Physician burnout out is real, costly, and detrimental to doctors and patients alike.
Physician burnout costs the U.S. healthcare system 4.6 billion dollars a year. In 2018, an alarming 56% of physicians reported burnout due to excessive bureaucratic tasks like paperwork, 39% reported long working hours, and 16% reported lack of respect from patients, according to another survey by the American Medical Association (AMA). Similarly, physician shortage is also undeniable. It’s estimated that the United States will face a physician shortage of up to nearly 122,000 by 2032, as noted in a survey by the Association of American Medical Colleges (AAMC).
Physicians are constantly asked to do more work with less resources, and eventually, that takes a toll on their well-being. A recent survey by Medscape reported that 15% of physicians feel depressed, 14% reported thoughts of suicide, and between 300 and 400 doctors commit suicide every year. In addition, physician burnout also jeopardizes patient care. Physician burnout translates into negative consequences on patient-level outcomes, patient satisfaction, medical errors, and care quality.
Numerous studies have also shown an association between physician burnout and reduced efficiency of health care systems to deliver high-quality care to patients due to preventable adverse events that cost several billions of dollars to the healthcare system. Perhaps you are a hospital administrator faced with the dilemma of how to best address physician burnout at your organization. To combat these issues, it is critical to redirect and streamline patient care, while improving protocols for care institutions. Replacing in-person visits with real-time video consultation empowers physicians to spend more time seeing patients, improving the quality of care and satisfaction for both, patient and physician.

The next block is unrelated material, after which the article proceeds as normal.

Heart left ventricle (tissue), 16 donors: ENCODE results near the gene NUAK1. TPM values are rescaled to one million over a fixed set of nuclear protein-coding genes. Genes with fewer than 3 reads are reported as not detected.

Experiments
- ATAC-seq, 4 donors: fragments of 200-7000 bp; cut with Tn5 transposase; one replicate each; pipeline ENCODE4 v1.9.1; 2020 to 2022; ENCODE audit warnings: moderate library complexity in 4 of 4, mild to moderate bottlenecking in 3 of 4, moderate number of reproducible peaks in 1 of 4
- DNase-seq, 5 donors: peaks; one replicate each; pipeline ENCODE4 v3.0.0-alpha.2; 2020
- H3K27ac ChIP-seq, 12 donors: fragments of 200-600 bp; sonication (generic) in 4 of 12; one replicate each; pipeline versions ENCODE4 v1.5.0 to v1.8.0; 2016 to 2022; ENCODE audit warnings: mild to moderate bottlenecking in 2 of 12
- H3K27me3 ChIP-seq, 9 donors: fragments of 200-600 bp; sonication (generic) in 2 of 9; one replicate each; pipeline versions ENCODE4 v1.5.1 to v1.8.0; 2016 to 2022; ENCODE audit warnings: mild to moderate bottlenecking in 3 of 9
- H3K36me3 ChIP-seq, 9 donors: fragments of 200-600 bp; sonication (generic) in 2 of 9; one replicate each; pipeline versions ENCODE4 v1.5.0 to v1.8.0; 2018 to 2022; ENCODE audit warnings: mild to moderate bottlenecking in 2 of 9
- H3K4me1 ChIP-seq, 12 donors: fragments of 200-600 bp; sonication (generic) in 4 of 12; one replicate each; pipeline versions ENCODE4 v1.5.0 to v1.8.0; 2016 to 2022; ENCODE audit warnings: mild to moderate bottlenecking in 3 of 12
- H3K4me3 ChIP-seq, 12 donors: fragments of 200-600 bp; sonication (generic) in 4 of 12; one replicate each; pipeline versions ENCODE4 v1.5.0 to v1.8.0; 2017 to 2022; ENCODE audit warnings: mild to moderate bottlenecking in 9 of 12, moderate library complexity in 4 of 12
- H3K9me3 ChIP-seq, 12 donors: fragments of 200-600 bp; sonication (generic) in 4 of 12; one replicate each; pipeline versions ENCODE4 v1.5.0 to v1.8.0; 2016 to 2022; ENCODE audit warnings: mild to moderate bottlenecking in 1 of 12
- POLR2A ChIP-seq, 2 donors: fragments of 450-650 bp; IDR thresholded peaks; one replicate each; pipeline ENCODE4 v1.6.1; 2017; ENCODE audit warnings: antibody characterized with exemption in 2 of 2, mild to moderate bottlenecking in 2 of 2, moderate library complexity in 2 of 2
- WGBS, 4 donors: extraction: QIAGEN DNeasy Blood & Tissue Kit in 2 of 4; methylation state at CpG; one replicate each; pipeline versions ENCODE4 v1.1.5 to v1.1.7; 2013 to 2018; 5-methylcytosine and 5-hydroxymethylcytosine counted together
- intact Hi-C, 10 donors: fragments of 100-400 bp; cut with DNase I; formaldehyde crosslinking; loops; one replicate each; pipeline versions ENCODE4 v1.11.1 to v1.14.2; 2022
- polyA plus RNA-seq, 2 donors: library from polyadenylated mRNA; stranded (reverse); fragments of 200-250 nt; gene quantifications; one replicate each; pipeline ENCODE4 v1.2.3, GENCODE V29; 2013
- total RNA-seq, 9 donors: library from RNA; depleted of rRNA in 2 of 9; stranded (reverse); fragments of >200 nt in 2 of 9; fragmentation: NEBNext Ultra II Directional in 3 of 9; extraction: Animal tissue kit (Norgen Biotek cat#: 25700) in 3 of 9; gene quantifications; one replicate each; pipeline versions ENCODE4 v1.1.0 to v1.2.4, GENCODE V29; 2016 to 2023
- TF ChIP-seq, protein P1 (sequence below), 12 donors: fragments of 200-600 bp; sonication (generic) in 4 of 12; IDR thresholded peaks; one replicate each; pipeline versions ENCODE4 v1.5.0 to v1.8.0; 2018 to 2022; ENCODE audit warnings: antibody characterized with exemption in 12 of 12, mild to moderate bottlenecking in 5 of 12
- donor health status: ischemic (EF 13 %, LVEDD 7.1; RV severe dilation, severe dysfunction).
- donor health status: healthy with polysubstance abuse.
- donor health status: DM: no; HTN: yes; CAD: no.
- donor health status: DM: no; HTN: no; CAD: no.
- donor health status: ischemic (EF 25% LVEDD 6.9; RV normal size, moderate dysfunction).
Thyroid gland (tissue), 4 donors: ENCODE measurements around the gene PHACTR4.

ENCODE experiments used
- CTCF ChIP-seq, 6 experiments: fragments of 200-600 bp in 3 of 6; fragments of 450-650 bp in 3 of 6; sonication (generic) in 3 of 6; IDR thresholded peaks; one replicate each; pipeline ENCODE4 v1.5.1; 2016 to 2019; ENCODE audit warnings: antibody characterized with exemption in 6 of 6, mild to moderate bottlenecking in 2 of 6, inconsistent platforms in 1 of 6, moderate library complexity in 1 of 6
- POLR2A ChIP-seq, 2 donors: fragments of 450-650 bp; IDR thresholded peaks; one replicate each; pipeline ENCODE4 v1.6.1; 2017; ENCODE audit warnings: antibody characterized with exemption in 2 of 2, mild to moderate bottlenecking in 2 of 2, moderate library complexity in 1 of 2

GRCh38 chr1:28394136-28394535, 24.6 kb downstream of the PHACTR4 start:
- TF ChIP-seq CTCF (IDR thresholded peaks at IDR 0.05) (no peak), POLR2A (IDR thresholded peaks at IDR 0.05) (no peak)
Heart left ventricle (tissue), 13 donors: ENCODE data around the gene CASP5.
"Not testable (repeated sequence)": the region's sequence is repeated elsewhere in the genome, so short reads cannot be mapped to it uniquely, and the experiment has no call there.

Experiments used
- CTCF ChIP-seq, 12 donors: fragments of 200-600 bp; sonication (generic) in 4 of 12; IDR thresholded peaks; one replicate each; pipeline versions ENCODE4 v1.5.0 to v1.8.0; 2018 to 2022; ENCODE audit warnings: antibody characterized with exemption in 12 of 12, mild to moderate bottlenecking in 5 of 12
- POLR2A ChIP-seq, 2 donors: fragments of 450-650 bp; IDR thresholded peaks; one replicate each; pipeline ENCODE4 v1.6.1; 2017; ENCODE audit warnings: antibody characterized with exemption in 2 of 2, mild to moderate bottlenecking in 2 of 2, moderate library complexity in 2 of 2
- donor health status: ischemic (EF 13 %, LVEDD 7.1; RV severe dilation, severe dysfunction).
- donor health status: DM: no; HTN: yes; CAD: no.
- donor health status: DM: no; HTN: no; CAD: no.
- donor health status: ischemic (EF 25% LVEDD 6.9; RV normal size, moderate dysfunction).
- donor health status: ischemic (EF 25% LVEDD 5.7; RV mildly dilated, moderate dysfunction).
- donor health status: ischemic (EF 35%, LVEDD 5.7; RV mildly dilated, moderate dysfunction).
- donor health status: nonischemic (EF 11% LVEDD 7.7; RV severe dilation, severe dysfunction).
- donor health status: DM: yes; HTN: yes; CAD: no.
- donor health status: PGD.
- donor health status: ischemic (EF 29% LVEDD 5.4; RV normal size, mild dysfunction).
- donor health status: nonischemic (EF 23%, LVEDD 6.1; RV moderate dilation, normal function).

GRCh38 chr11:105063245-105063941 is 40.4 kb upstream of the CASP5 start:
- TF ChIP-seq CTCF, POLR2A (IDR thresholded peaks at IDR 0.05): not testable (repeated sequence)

Recent studies show that an increasing number of health care systems are choosing telemedicine as a way to manage physician burnout. Virtual care permits medical providers to treat millions of Americans through the telephone and online video consultations. Telehealth services mitigate physician burnout through flexible schedule management, and a better work-life balance.
According to the American Hospital Association (AHA), more than 75% of hospitals use telehealth services. More and more private payers are embracing coverage for many telemedicine services. Some employers are also using telehealth to provide virtual health services to their employees.
The future of medicine is here.
The time to add telehealth services to your health care system is right now.
Schedule your demo today with a Hifinite consultant.
Grow, H. M., McPhillips, H. A., & Batra, M. (2019). Understanding physician burnout. Current Problems in Pediatric and Adolescent Health Care, , 100656. doi:10.1016/j.cppeds.2019.100656
Shapiro, D. E., Duquette, C., Abbott, L. M., Babineau, T., Pearl, A., & Haidet, P. (2019). Beyond burnout: A physician wellness hierarchy designed to prioritize interventions at the systems level. The American Journal of Medicine, 132(5), 556-563. doi:10.1016/j.amjmed.2018.11.028
Vogel, L. (2019). Virtual care can't fix physician shortages underlying access woes. CMAJ : Canadian Medical Association Journal = Journal De l'Association Medicale Canadienne, 191(35), E975-E976. mitigate:10.1503/cmaj.1095813